Beef prices remain at record highs, in part, because the U.S. has the smallest combined beef and dairy herd since 1951. While it's true there were only 87.7 million head of cattle on inventory this past January, lost in the headlines has been the fact that total U.S. beef production has been stable. That seldom discussed market fact remains possible because hanging carcass weights have improved by 250 pounds per animal over the past 60 years.
There are a number of factors that have led to a nearly 50 percent gain in dressed beef yields since 1951. Better nutrition, improved genetics, enhanced animal care along with a dash of scientific breakthrough in the form of growth enhancers have drastically improved the efficiency of meat production. As a result, market-ready cattle now yield 796 pounds compared to 544 pounds just six decades ago. Perhaps more impressive is that 20 percent of that 250-pound improvement happened during the past decade, as shown in the graph.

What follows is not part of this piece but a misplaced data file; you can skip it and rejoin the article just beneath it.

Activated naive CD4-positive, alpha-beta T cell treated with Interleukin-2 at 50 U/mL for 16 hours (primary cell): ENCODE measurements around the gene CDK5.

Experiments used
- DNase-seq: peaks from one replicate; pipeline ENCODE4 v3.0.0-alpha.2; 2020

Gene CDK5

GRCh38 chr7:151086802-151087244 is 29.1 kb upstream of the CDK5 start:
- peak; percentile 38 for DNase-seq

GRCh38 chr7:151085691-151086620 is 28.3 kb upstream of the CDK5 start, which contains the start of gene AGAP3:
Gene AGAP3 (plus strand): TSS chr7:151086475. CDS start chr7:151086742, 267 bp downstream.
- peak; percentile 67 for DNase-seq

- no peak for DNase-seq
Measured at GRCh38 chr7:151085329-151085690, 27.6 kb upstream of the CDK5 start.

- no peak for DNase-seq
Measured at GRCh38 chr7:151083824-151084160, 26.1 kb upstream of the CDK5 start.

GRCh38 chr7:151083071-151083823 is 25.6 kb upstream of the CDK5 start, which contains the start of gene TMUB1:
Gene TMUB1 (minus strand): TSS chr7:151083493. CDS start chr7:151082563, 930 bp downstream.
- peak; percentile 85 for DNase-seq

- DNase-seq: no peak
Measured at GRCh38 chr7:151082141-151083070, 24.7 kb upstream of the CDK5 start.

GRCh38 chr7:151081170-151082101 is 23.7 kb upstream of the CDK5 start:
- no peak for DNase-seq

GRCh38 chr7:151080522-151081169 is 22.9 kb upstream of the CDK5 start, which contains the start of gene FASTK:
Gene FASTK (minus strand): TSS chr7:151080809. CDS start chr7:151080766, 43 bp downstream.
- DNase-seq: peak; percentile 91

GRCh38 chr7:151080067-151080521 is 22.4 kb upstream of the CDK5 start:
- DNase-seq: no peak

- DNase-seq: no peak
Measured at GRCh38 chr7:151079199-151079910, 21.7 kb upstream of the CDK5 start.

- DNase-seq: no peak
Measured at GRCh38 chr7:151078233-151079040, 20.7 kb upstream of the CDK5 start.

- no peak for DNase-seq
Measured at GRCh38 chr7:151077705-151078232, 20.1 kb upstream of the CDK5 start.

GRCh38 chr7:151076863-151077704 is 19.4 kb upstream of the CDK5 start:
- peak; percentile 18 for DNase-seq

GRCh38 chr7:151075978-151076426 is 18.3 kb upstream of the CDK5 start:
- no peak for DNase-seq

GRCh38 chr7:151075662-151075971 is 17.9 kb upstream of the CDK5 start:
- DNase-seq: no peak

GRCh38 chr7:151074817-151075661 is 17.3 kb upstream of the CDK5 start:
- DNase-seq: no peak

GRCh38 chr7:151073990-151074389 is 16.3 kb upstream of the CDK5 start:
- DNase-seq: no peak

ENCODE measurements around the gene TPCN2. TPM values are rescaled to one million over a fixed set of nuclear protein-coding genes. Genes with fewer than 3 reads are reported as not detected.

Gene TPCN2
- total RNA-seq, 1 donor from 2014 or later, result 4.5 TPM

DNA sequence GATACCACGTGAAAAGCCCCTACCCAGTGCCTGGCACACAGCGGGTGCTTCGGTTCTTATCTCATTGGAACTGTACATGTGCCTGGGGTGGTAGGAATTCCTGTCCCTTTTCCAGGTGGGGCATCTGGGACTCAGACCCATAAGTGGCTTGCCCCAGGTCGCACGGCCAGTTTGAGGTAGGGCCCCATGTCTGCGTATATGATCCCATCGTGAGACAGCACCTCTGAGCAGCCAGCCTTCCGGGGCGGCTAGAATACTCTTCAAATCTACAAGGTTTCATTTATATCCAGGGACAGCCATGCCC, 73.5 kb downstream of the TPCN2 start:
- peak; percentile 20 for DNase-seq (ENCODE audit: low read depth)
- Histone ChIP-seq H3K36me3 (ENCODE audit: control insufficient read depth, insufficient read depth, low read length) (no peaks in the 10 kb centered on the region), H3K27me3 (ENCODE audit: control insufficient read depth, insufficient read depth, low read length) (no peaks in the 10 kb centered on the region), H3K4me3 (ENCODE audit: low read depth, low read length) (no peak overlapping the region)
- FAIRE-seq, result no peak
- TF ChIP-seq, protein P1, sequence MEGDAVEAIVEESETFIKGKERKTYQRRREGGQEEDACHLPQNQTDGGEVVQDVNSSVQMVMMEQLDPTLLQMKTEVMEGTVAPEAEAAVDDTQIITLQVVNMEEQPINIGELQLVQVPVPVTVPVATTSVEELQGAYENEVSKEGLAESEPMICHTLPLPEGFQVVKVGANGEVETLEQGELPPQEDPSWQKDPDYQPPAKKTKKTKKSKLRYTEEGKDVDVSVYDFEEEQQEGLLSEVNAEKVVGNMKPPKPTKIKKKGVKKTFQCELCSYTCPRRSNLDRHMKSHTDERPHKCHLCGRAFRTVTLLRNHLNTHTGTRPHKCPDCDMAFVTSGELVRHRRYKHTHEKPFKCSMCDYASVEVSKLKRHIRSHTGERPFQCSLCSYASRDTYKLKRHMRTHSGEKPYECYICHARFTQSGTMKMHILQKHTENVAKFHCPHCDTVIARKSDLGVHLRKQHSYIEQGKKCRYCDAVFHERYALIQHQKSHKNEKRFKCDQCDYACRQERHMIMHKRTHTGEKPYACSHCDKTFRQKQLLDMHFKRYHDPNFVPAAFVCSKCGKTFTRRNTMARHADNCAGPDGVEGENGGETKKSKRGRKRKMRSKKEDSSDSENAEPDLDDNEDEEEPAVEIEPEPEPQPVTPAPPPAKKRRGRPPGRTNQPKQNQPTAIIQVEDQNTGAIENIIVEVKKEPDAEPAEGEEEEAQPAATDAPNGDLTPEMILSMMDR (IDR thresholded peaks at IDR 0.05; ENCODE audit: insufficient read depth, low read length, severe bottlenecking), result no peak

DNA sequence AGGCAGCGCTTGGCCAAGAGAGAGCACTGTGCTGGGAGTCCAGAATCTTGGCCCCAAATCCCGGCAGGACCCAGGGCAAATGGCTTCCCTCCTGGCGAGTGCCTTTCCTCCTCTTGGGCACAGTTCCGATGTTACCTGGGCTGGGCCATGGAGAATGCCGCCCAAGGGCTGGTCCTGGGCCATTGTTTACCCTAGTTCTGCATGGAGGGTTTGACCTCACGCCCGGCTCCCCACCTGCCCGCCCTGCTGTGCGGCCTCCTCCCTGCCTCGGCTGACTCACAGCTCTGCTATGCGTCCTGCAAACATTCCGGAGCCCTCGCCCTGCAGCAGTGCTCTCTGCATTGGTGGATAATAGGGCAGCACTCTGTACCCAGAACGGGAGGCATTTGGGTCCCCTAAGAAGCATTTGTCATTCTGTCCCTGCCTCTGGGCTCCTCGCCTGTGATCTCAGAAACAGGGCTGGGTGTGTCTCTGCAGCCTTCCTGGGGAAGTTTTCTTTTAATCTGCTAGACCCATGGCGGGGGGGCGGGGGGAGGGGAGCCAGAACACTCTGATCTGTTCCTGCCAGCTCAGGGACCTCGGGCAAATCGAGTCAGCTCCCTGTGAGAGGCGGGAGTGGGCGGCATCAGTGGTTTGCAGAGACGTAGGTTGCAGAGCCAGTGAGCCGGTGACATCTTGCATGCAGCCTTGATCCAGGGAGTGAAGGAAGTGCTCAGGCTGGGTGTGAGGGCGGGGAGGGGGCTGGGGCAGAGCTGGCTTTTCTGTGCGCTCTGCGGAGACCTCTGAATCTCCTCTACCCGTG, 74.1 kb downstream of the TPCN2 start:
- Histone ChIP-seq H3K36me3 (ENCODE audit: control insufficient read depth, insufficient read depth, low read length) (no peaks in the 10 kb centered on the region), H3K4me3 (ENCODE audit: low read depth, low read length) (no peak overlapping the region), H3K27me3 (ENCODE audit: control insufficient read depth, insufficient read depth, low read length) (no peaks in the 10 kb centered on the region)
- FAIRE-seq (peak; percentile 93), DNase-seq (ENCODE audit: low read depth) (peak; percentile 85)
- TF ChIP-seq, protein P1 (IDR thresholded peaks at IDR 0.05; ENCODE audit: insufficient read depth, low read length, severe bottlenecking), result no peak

These profound developments make it rather shortsighted for industry analysts to simply quote cattle numbers when discussing beef markets. After all, it's total pounds of beef that matters most because consumers buy hamburgers and steaks, not cattle.
Unfortunately, the cattle industry has shown little interest in changing its ways. That stubbornness also has cost the beef checkoff dearly. While dairy promotion dollars continue to grow because collections are based on pounds of milk, not total head of dairy cows, the beef checkoff's budgets have approached record lows as reduced cattle numbers and inflation constantly chip away at promotion budgets.
While the collective appetite to reopen the beef checkoff funding mechanism is low, our entire industry would be far better served by focusing on pounds rather than head. By benchmarking the final product, everyone has a clearer snapshot of the true market dynamics from the farm's gate to the consumer's plate.